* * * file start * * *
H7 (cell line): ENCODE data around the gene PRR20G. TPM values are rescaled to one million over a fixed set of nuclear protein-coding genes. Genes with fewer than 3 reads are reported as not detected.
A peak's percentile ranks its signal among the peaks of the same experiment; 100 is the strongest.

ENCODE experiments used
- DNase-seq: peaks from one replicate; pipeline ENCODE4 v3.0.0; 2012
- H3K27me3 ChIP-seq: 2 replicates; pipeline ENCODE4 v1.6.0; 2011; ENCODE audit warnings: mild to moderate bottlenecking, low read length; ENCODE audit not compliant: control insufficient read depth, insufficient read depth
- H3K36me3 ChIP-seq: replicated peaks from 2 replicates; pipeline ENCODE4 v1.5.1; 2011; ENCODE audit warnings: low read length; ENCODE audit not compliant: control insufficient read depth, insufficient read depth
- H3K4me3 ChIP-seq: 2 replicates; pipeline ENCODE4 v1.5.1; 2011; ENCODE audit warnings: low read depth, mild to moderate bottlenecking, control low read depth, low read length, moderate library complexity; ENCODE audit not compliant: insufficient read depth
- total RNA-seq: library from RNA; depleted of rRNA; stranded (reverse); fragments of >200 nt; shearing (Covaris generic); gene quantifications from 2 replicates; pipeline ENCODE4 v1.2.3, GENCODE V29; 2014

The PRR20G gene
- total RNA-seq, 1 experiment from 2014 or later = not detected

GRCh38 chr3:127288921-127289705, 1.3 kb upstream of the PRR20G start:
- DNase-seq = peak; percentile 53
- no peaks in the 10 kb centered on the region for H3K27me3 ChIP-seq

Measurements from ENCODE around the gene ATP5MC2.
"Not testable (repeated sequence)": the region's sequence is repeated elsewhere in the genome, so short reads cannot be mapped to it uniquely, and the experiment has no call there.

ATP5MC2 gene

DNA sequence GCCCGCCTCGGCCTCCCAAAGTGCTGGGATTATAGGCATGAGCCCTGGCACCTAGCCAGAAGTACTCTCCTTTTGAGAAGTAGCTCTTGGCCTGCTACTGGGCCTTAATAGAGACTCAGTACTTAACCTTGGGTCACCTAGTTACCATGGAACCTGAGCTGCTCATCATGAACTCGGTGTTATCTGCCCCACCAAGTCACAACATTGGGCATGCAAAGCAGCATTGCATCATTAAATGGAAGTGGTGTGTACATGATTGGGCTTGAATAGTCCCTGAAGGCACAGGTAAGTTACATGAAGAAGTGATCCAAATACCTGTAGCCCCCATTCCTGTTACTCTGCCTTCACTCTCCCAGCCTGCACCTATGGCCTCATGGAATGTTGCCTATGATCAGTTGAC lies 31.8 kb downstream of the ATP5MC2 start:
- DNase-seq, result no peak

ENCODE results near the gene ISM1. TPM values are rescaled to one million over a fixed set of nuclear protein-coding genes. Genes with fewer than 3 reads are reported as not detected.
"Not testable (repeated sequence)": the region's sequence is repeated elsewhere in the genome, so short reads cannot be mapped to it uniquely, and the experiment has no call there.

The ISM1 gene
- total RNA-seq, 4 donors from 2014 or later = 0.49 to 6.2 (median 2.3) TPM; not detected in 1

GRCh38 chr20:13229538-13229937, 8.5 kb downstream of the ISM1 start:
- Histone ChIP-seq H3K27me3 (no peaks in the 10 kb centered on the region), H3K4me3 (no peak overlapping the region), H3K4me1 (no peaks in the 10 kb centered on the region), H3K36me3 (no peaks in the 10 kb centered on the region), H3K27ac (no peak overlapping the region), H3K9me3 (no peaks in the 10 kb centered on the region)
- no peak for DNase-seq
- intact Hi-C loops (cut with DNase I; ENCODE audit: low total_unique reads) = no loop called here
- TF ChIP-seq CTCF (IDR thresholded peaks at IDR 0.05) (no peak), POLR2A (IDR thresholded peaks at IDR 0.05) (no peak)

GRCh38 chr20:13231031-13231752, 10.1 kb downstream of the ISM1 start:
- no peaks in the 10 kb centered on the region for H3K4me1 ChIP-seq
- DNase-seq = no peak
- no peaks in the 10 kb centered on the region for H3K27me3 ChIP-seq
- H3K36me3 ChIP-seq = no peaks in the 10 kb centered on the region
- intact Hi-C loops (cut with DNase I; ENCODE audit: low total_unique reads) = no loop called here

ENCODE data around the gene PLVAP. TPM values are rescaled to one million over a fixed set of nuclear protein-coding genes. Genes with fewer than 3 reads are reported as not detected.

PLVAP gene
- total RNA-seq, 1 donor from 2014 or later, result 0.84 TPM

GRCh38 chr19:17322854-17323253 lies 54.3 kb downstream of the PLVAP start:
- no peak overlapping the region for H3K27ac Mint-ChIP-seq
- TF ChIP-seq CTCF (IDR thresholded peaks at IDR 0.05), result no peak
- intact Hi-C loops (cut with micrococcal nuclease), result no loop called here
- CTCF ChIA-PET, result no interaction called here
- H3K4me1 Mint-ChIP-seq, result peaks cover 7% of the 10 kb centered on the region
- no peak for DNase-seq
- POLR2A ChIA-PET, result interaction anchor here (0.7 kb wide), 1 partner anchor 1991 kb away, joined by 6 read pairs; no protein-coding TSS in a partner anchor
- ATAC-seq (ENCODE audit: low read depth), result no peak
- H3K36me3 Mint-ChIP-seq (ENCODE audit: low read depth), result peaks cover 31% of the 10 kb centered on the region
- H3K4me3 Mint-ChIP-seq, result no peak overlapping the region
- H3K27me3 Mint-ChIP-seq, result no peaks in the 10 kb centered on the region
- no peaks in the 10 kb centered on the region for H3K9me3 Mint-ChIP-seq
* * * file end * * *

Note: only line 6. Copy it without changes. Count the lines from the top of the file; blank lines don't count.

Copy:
- H3K36me3 ChIP-seq: replicated peaks from 2 replicates; pipeline ENCODE4 v1.5.1; 2011; ENCODE audit warnings: low read length; ENCODE audit not compliant: control insufficient read depth, insufficient read depth